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As the Internet of Things evolves further, the apps revolution will pervade beyond smartphones and tablets and into consumer goods.

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Shivesh Vishwanathan, senior consultant (Mobility), Persistent Systems, speaks to Janani Gopalakrishnan Vikram about how the definition of the Internet of Things (IoT) has transformed from being RFID-centric to app-centric. He also discusses the characteristics of IoT software and the challenges in developing these.

How has the definition of the Internet of Things changed over time? At one time, people were talking about just RFID. But now, it appears as if the IoT is fuelled more by smartphones and their apps, than anything else. What do you think?

In the evolution of the IoT, we have gone from short-range, specific communication of proprietary devices to smartphones and tablets. However, as the field evolves further, the apps revolution will pervade beyond smartphones and tablets and into consumer goods like televisions, refrigerators, home automation systems and others; what we call Consumerware – consumerisation of software. While the IoT started from a hardware perspective, software-based solutions like apps, app stores, location, Web-based protocols and others will fuel the future growth of Consumerware and the IoT. So, the definition of IoT has expanded from being centred around just short-range, RFID-centric device identification to encompass various categories of consumer devices through which intelligent devices as well as people can interact with each other.

What kind of mobile applications do you think are fueling the concept of the Internet of Things?

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The apps for IoT are still in nascent stages. There are smart refrigerators from players like LG and Samsung; and then there are Google Glass and Pebble Watch that act as the entry point for IoT capabilities. However, the challenge with deploying meaningful systems using IoT on multiple devices is that the various endpoints need to be put together to provide a service. These require complementary server systems, ideally based on Cloud Computing technologies to be put in place.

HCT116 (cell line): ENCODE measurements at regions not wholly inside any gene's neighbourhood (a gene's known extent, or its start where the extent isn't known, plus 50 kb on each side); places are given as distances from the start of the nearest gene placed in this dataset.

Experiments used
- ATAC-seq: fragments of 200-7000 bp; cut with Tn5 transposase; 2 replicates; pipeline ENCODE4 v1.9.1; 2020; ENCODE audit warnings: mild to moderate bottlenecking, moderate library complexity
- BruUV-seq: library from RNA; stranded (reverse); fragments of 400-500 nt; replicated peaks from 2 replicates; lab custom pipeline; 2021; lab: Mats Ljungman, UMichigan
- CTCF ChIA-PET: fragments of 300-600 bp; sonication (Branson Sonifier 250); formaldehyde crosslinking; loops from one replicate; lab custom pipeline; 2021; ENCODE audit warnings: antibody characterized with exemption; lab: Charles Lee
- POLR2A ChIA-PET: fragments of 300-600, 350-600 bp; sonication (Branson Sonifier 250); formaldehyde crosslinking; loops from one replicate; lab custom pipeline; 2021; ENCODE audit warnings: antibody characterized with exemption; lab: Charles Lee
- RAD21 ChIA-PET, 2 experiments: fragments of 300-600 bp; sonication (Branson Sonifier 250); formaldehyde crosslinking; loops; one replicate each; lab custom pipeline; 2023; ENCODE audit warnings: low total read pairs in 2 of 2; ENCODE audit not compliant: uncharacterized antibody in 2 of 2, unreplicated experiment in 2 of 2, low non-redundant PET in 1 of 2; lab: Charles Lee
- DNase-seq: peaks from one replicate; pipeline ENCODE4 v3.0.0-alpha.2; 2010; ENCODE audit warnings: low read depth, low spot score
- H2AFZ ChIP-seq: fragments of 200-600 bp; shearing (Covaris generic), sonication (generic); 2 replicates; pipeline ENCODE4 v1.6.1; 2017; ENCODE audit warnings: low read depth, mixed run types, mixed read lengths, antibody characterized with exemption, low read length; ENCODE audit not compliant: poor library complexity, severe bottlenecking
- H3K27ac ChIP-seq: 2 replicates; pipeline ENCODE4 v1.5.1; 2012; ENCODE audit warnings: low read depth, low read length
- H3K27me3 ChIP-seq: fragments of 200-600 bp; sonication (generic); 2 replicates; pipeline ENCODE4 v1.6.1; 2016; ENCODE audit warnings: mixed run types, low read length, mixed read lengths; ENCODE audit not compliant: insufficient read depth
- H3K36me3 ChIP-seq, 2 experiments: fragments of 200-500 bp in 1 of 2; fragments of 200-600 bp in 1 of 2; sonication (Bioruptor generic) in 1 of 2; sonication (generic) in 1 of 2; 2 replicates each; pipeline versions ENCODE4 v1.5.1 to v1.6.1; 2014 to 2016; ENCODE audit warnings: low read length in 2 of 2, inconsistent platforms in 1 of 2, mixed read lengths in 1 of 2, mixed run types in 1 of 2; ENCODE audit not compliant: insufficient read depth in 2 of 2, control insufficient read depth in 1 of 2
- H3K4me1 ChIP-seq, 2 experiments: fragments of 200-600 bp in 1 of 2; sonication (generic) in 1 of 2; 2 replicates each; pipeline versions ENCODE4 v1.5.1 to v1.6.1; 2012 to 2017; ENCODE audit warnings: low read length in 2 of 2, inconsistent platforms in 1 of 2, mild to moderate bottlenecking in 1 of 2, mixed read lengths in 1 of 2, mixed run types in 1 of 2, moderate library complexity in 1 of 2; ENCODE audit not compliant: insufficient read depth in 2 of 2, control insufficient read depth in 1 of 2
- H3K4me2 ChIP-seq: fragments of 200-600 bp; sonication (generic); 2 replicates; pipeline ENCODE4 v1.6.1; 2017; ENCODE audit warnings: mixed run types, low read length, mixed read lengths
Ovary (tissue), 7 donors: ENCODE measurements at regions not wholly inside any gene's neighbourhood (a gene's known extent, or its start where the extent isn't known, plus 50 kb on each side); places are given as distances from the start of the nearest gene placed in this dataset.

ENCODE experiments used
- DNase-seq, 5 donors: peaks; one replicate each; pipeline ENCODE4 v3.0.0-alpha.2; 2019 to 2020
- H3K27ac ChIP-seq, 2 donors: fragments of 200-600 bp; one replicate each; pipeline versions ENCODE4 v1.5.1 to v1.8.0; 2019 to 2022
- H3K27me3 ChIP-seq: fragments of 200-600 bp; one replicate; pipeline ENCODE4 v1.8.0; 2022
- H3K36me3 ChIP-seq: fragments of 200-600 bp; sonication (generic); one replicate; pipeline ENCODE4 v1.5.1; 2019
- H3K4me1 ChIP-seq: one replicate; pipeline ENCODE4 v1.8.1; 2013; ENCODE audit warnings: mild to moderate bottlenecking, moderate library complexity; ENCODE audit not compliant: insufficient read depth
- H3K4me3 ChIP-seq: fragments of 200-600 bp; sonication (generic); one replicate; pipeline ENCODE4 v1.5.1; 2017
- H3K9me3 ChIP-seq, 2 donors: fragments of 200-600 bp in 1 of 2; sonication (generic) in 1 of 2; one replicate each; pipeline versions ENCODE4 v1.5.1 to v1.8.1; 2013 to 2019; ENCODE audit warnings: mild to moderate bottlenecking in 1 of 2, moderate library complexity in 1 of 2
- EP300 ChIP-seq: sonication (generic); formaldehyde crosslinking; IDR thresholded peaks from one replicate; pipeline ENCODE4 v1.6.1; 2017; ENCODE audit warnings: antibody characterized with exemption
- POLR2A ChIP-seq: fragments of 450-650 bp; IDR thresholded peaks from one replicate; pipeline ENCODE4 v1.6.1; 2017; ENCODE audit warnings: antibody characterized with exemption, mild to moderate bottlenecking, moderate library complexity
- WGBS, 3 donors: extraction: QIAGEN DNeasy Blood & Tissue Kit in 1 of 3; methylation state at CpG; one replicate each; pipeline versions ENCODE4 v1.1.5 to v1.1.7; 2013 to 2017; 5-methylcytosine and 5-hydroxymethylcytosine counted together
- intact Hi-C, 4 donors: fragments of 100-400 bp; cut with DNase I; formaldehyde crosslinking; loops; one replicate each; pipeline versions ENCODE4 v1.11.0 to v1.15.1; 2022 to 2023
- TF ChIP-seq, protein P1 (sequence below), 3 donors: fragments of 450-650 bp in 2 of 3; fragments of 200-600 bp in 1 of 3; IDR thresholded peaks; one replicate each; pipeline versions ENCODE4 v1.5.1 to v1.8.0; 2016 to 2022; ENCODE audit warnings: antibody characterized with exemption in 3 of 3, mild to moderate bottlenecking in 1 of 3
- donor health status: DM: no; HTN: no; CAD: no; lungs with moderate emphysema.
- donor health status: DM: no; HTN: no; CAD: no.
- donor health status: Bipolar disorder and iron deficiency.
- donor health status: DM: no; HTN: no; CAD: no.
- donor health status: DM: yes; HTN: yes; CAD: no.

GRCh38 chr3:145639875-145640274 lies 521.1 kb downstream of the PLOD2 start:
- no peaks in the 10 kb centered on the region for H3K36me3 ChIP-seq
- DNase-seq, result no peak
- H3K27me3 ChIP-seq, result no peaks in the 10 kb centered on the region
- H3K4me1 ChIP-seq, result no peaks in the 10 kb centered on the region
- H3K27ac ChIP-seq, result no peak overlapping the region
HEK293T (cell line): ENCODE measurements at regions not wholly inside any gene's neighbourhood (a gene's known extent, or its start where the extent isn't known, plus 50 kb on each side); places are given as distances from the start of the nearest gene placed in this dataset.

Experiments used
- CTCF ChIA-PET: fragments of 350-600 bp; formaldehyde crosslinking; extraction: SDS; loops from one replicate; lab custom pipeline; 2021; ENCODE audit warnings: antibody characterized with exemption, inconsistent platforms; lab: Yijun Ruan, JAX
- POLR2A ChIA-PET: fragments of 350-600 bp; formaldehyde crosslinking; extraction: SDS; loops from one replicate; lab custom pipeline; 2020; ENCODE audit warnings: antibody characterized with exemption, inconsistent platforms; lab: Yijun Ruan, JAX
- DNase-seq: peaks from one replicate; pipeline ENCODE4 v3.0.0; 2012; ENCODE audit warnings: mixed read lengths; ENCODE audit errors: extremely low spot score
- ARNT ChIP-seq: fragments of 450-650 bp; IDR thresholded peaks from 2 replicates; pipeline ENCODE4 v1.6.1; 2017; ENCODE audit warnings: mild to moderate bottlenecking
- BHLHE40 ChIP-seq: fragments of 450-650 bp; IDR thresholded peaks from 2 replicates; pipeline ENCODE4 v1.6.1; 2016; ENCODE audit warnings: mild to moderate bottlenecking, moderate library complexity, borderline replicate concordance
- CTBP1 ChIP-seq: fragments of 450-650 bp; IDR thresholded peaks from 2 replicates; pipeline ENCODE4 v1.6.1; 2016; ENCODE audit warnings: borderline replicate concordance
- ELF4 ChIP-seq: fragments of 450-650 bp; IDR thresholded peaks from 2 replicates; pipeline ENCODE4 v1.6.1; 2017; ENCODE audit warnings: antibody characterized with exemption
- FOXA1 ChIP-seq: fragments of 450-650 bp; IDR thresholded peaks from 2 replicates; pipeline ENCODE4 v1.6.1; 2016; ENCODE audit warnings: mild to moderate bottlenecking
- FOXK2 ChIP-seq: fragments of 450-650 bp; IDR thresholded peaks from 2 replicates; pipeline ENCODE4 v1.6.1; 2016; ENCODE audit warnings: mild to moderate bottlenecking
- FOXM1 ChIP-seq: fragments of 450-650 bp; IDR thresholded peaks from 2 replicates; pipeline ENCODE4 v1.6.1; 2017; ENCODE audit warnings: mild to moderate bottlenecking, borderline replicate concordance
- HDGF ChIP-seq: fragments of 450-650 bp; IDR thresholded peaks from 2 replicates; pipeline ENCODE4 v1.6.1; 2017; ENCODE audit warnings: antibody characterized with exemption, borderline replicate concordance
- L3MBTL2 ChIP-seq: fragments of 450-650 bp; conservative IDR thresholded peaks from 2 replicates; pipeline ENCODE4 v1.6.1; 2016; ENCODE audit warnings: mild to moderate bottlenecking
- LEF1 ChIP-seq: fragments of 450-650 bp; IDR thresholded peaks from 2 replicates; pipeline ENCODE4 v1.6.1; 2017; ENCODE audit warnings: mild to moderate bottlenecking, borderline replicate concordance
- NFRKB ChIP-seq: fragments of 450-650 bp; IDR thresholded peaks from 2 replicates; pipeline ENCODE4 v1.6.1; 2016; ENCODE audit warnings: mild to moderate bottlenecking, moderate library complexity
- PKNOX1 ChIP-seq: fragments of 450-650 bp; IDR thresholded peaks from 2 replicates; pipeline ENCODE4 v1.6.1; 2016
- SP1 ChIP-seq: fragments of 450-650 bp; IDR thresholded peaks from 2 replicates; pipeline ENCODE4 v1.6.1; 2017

Location-based apps are apparently very popular. Apart from that, could you give some other examples, of say, IoT in healthcare?

In the healthcare field, Persistent is working with medical device companies to build smart applications that interact with implants that are capable of monitoring bodily functions and in some cases, also perform actions like delivering mild shocks to the hearth. These devices usually use proprietary communication technologies to interact with mobile devices, tablets and even Web applications.

What are the special challenges related to developing IoT applications?

The support systems, including frameworks, regulations, privacy and security are important considerations, apart from the server-side enablement that is required and the end-to-end use-cases that need to be developed.


Are there special software development kits (SDKs) available for this purpose?

The work in some areas such as medical devices are proprietary, and use proprietary SDKs. Large-scale availability of frameworks, SDKs and reusable components is still 2-3 years away when it comes to implementation that goes beyond individual needs.

What kind of solutions, services or IP does Persistent offer in this space?

Persistent’s Mobility and Cloud Computing groups provide software services around developing IoT solutions and applications, especially in the area of healthcare and medical devices. Due to the nascent nature of IoT evolutions, these services cater to the customised development that is required for companies that want to embrace IoT in managing patient health, manufacturing floor or other niche areas where the use-cases are more developed than where generic solutions could apply.

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